VANCOUVER, B.C. — A three-person panel has been established by the B.C. government to conduct a review of the governance structure of TransLink.
TransLink, formerly the Greater Vancouver Transportation Authority, is the provincial agency tasked with planning and executing transportation initiatives for the Greater Vancouver Regional District (GVRD).
“Local leaders have advocated that transportation planning and infrastructure needs in the Lower Mainland have changed significantly since Translink’s inception. After eight years, it’s time to examine the current governance structure to determine whether this is the right model to maintain public confidence,” said Kevin Falcon, Minister of Transportation, in a news release. “This independent panel will review the governance model to determine if Translink is as effective as it could be in meeting the transportation needs of the Lower Mainland and the province.”
The panel will be chaired by Marlene Grinnell, who served as the mayor of Langley for about 12 years and spent time on the TransLink board during her tenure. Dan Doyle and Wayne Duzita were also appointed to the panel, both with extensive backgrounds in the transportation industry.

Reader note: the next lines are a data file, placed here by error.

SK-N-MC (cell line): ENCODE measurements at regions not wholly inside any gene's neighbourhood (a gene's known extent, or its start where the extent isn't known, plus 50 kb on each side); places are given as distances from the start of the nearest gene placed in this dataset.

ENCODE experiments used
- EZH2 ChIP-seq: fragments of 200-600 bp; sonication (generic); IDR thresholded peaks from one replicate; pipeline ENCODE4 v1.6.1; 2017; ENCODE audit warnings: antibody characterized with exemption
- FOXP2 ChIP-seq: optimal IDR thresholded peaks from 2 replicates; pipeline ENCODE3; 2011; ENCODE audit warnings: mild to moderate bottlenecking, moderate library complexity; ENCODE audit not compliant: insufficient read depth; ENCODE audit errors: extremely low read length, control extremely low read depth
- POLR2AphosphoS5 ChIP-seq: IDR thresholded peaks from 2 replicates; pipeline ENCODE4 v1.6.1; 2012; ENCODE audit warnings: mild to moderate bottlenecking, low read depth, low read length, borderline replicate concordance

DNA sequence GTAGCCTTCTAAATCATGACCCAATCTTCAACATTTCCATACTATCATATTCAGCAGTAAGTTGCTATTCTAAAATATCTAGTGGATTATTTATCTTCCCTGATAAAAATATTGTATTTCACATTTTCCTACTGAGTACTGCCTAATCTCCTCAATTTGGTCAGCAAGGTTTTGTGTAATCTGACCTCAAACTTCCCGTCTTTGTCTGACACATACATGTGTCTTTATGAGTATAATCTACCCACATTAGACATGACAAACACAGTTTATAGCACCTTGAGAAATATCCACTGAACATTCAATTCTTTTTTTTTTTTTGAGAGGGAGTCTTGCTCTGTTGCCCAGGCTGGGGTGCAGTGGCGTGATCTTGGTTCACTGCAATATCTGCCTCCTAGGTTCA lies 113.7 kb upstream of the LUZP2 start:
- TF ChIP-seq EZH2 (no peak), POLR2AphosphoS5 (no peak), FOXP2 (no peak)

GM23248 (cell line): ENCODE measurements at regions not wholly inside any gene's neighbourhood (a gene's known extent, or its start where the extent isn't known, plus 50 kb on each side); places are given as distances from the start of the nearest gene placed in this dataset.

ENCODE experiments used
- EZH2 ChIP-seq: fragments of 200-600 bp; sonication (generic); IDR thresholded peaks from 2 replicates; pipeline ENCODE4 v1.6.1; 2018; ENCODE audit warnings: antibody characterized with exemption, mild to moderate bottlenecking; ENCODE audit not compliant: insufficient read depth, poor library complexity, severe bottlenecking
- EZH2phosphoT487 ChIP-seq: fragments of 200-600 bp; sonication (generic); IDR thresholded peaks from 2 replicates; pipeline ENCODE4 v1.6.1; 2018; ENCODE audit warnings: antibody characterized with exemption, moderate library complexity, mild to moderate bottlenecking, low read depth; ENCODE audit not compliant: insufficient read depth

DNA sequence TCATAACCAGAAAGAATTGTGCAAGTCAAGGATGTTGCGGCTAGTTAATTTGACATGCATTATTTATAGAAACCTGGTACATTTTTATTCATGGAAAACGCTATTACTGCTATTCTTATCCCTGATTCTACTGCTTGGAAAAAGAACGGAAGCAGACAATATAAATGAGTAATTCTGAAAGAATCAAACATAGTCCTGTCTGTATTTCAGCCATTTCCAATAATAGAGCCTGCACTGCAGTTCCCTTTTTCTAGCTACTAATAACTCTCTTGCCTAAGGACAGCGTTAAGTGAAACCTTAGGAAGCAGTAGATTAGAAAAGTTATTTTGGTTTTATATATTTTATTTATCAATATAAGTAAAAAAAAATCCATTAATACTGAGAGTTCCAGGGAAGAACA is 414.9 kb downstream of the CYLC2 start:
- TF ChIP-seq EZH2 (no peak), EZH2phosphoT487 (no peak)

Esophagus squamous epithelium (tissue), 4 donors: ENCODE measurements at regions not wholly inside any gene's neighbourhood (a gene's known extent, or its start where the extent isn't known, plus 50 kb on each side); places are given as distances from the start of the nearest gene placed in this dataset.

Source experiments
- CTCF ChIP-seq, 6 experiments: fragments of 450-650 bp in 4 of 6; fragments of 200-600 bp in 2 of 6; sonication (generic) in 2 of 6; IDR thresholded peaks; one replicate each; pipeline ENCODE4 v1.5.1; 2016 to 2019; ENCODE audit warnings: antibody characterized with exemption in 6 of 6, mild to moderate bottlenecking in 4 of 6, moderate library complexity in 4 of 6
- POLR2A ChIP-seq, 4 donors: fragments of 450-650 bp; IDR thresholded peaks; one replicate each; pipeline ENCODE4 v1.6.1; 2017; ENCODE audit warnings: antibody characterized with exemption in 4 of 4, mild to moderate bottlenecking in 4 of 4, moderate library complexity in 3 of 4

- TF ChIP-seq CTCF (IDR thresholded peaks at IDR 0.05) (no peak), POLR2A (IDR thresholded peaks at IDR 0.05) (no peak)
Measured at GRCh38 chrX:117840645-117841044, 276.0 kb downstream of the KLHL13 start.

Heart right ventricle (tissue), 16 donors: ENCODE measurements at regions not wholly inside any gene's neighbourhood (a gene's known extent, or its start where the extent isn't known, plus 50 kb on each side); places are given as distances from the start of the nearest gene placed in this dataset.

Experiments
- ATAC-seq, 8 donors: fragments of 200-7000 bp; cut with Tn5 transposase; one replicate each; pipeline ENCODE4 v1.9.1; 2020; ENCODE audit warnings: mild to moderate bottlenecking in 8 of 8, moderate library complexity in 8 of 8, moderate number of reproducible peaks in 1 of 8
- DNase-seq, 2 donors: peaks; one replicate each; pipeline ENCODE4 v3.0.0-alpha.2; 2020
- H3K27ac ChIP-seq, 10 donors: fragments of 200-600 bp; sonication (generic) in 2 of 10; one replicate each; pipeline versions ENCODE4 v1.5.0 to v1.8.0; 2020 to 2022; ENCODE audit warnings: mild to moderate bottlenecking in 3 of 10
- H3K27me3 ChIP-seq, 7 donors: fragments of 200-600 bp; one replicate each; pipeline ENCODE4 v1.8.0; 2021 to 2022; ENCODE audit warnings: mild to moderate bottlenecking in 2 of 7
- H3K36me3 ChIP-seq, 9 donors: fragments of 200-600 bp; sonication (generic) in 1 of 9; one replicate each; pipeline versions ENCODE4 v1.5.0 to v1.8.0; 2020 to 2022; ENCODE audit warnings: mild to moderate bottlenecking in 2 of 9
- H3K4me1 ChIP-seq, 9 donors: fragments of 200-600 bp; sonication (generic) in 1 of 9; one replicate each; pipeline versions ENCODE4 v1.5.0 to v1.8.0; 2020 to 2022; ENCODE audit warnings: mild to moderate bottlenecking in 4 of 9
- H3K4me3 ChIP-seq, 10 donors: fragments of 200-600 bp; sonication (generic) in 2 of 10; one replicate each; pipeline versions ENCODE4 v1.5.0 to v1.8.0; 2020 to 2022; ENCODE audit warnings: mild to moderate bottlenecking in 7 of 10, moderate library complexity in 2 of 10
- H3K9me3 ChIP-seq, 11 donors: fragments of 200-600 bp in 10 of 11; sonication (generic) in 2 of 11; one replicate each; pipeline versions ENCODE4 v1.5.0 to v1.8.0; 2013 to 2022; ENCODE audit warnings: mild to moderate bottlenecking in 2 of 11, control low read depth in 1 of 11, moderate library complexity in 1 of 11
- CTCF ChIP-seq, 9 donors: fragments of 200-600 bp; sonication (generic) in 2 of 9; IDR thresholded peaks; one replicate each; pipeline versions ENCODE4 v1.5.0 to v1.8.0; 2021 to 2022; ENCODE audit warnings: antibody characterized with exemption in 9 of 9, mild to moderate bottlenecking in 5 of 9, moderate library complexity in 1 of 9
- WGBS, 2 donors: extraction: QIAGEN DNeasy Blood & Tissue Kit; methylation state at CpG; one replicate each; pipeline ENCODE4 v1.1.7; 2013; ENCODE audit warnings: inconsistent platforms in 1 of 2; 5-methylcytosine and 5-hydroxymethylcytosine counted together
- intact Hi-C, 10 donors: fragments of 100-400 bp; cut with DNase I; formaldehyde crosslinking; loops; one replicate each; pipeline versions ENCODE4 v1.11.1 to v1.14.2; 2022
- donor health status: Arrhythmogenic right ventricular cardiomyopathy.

The panel is to review and make recommendations on the appropriate division of roles and responsibilities between TransLink, the GVRD, and the province over local transportation-related matters, including revenue-raising measures. It will also make recommendations from those discussions on the appropriate size, composition, and appointment processes for TransLink’s Board.
Malcolm Brodie, chair of TransLink, responded to the announcement positively, stating it is necessary to move the transportation network forward and a measure only the government could take.
“First, the GVTA Act, an act of the provincial legislature, is the law that dictates TransLink’s governance structure and our sources of financing,” he said in a news release. “As well, and just as importantly, the Act sets out the contribution we are required to make to the region’s broader objectives through our relationship with the Greater Vancouver Regional District.”
TransLink has grown from a $550 million operation in 2000 to an $840 million operation in 2006, and from a tiny capital program to a $4 billion capital plan.
“Having the right governance structure, mandate and financial tools in place for today and tomorrow is essential if TransLink is to plan, finance, build and operate the regional transportation network.” Commented Brodie. “The appointment of such a seasoned leadership panel as well as the scope of the review is welcomed.”
The panel is expected to submit a final report to the Minister of Transportation by this fall.
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